|Maule Lake image |
Note the grey lava flow at the bottom center edge of the Lake
The field has 13 cubic kilometers of rhyolite erupted during the past 20,000 years. There have been a dozen crystal-poor, glassy rhyolitic lavas during the Holocene (the past 11,700 years).
In March 2013, the Observatorio Volcanologico de los Andes del Sur (OVDAS) issued a yellow alert, indicating a potential eruption within months to years based on an alarming surface uplift over the last 7 years and swarms of shallow earthquakes. (In 2010 there was a M8.8 earthquake 230 km to the east.) Early activity in the Pleistocene culminated in "a spectacular concentric ring of 36 separate post-glacial silicic eruptions" between about 25,000-2,000 years ago. The most recent eruptions "were from 24 vents and produced 15 rhyodacite and 21 rhyolite coulees and lava domes." The vents encircle the lake basin. Pumice and ash fall deposits in Argentina may equal these flows in volume. The only comparable Holocene rhyolite flareup, the authors point out, is along the Mono Craters chain in California.
According to Fournier et al. (2010)*, the rate of surface deformation was negligible from January 2003 to February 2004, but then accelerated between 2004-2007. Feigel et al. (2014)^ have found uplift rates exceeding 280 mm/year (28 cm/year; 11 inches per year). In comparison, this is 2-5 times the greatest rates measured for Yellowstone or Santorini.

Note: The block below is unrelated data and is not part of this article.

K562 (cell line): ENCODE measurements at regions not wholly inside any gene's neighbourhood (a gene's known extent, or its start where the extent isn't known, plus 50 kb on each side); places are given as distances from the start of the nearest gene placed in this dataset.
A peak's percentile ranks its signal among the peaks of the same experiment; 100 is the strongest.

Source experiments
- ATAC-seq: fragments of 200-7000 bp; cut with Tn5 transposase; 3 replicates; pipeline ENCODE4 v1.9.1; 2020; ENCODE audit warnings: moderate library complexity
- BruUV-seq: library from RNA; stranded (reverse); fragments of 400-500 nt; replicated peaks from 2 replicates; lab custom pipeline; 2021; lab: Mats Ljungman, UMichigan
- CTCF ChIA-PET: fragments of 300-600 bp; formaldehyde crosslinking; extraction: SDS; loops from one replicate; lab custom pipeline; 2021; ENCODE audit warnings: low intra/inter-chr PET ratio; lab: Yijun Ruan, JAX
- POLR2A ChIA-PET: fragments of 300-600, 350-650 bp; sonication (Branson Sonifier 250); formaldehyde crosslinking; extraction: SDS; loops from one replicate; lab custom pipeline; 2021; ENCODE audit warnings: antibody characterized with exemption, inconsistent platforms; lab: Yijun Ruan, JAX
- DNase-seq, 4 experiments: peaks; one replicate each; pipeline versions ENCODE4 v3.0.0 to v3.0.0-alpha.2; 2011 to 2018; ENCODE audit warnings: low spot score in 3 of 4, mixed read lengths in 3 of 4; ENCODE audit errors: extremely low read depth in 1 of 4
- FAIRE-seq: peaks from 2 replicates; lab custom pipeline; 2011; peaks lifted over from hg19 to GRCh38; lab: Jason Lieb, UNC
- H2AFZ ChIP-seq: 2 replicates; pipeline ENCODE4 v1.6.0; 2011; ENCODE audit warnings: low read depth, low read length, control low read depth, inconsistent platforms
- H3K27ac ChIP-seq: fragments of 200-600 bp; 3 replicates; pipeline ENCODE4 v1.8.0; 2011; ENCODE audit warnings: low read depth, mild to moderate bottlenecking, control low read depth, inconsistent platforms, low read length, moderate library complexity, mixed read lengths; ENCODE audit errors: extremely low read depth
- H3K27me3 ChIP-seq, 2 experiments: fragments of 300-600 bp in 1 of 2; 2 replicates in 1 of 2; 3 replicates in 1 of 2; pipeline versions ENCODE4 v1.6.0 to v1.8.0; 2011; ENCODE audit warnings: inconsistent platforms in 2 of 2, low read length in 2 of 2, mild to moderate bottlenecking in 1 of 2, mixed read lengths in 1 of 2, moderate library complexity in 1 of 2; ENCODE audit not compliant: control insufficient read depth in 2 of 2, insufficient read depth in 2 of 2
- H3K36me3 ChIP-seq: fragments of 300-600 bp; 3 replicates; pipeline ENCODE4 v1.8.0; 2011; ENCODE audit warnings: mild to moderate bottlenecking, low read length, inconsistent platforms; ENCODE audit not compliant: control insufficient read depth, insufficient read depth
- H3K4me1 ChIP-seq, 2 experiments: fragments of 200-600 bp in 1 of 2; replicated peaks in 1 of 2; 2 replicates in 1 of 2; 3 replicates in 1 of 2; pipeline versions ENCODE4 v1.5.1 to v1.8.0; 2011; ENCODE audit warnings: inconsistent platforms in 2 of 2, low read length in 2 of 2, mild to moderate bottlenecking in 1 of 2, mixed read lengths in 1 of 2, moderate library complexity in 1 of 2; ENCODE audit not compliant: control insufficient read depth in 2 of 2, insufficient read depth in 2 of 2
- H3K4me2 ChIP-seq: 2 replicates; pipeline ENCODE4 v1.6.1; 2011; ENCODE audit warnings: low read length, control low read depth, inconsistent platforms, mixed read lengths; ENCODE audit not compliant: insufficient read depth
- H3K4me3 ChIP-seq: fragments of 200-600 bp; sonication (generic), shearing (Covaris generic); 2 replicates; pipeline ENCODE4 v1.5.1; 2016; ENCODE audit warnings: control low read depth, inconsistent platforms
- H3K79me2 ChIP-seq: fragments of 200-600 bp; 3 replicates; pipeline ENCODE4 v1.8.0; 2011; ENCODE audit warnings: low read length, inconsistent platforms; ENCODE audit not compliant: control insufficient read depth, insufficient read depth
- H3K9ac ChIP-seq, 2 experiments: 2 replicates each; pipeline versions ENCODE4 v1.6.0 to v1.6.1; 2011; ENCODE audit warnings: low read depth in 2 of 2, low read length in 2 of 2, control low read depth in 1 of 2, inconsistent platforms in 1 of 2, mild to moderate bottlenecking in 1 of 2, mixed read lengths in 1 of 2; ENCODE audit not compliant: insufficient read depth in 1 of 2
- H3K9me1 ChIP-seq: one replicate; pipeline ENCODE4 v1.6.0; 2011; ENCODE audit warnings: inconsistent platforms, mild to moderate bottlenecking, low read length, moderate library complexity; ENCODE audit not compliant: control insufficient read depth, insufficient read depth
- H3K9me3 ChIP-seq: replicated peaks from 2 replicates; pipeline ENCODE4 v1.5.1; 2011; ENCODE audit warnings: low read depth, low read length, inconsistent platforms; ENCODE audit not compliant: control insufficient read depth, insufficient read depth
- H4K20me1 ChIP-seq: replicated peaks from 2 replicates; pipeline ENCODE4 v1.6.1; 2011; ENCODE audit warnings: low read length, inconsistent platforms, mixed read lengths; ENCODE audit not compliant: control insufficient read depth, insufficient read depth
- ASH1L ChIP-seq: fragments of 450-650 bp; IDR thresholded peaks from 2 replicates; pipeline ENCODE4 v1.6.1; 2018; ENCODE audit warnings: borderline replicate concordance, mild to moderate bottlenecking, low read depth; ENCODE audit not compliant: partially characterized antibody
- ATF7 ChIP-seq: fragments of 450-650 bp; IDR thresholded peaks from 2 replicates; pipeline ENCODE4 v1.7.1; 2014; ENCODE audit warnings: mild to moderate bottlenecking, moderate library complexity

Electrical resistivity data suggest a magma body with a hydrothermal system at about 5 km depth, at a location that agrees well with the source of inflation inferred from the geodetic data. 69% of recorded earthquakes between 2011 and 2014 are shallower than 5 km, and most occur under rhyolite vents along the periphery of the uplifting region.
|Figure 5 in the referenced paper. Hypothesized|
cross section of the Laguana del Maule complex.
The proposed setting under the volcanic complex is shown in the figure to the right/above. It includes inferences consistent with the rapid uplift, shallow earthquakes, active intrusion of magic magma at 5 km depth, and normal faulting and geodetic data that record radial extension to form the circumference of vents.
*Fournier, T.J., et al., Duration, magnitude and frequency of subaerial volcano deformation events: Nw results from Latin America using InSAR and global synthesis, Geochemistry, Geophysics, Geosystems, 11, doi: 10.1029/2009GC002558
^Feigl, K.I., et al., Geophysical Journal International, v. 196, 885-901, doi:10.1093/gji/ggt438